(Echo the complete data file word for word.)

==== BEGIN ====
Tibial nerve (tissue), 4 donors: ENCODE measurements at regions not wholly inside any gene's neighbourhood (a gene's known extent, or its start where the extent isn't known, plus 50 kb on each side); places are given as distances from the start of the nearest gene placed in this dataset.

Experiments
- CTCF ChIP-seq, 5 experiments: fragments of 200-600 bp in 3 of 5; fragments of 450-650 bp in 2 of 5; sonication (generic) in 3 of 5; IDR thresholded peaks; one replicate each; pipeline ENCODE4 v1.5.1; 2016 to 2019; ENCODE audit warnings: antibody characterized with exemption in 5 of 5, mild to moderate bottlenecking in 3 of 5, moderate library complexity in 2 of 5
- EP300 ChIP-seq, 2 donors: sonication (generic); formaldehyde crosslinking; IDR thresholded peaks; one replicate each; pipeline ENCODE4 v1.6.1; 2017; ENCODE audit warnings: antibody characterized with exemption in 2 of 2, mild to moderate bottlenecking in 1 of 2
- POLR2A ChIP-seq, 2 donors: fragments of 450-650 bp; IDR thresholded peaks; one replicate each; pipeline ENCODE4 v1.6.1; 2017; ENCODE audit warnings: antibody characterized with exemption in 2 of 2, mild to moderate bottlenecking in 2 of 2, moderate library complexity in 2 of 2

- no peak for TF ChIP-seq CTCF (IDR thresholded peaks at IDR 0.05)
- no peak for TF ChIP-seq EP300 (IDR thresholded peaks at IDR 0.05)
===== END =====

Tibial nerve (tissue), 4 donors: ENCODE measurements at regions not wholly inside any gene's neighbourhood (a gene's known extent, or its start where the extent isn't known, plus 50 kb on each side); places are given as distances from the start of the nearest gene placed in this dataset.

Experiments
- CTCF ChIP-seq, 5 experiments: fragments of 200-600 bp in 3 of 5; fragments of 450-650 bp in 2 of 5; sonication (generic) in 3 of 5; IDR thresholded peaks; one replicate each; pipeline ENCODE4 v1.5.1; 2016 to 2019; ENCODE audit warnings: antibody characterized with exemption in 5 of 5, mild to moderate bottlenecking in 3 of 5, moderate library complexity in 2 of 5
- EP300 ChIP-seq, 2 donors: sonication (generic); formaldehyde crosslinking; IDR thresholded peaks; one replicate each; pipeline ENCODE4 v1.6.1; 2017; ENCODE audit warnings: antibody characterized with exemption in 2 of 2, mild to moderate bottlenecking in 1 of 2
- POLR2A ChIP-seq, 2 donors: fragments of 450-650 bp; IDR thresholded peaks; one replicate each; pipeline ENCODE4 v1.6.1; 2017; ENCODE audit warnings: antibody characterized with exemption in 2 of 2, mild to moderate bottlenecking in 2 of 2, moderate library complexity in 2 of 2

- no peak for TF ChIP-seq CTCF (IDR thresholded peaks at IDR 0.05)
- no peak for TF ChIP-seq EP300 (IDR thresholded peaks at IDR 0.05)